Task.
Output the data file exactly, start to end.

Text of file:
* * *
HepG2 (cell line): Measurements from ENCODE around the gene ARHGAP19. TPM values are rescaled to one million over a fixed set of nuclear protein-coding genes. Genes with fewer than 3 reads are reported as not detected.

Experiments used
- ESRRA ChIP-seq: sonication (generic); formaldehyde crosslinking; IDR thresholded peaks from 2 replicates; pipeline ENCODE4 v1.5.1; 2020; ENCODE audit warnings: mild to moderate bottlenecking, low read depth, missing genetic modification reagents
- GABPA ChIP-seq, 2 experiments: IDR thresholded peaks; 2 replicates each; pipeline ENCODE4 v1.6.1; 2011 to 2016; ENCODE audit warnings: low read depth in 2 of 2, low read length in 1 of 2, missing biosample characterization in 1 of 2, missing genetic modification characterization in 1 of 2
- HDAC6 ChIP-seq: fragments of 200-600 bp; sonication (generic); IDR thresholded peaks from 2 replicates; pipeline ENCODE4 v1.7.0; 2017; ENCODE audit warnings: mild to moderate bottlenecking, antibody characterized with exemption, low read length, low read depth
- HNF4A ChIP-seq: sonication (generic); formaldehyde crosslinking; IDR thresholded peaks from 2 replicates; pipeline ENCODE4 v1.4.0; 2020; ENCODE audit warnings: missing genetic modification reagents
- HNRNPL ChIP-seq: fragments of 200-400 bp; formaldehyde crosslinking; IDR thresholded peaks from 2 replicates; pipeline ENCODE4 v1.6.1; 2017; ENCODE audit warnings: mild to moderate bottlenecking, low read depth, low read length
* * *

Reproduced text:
HepG2 (cell line): Measurements from ENCODE around the gene ARHGAP19. TPM values are rescaled to one million over a fixed set of nuclear protein-coding genes. Genes with fewer than 3 reads are reported as not detected.

Experiments used
- ESRRA ChIP-seq: sonication (generic); formaldehyde crosslinking; IDR thresholded peaks from 2 replicates; pipeline ENCODE4 v1.5.1; 2020; ENCODE audit warnings: mild to moderate bottlenecking, low read depth, missing genetic modification reagents
- GABPA ChIP-seq, 2 experiments: IDR thresholded peaks; 2 replicates each; pipeline ENCODE4 v1.6.1; 2011 to 2016; ENCODE audit warnings: low read depth in 2 of 2, low read length in 1 of 2, missing biosample characterization in 1 of 2, missing genetic modification characterization in 1 of 2
- HDAC6 ChIP-seq: fragments of 200-600 bp; sonication (generic); IDR thresholded peaks from 2 replicates; pipeline ENCODE4 v1.7.0; 2017; ENCODE audit warnings: mild to moderate bottlenecking, antibody characterized with exemption, low read length, low read depth
- HNF4A ChIP-seq: sonication (generic); formaldehyde crosslinking; IDR thresholded peaks from 2 replicates; pipeline ENCODE4 v1.4.0; 2020; ENCODE audit warnings: missing genetic modification reagents
- HNRNPL ChIP-seq: fragments of 200-400 bp; formaldehyde crosslinking; IDR thresholded peaks from 2 replicates; pipeline ENCODE4 v1.6.1; 2017; ENCODE audit warnings: mild to moderate bottlenecking, low read depth, low read length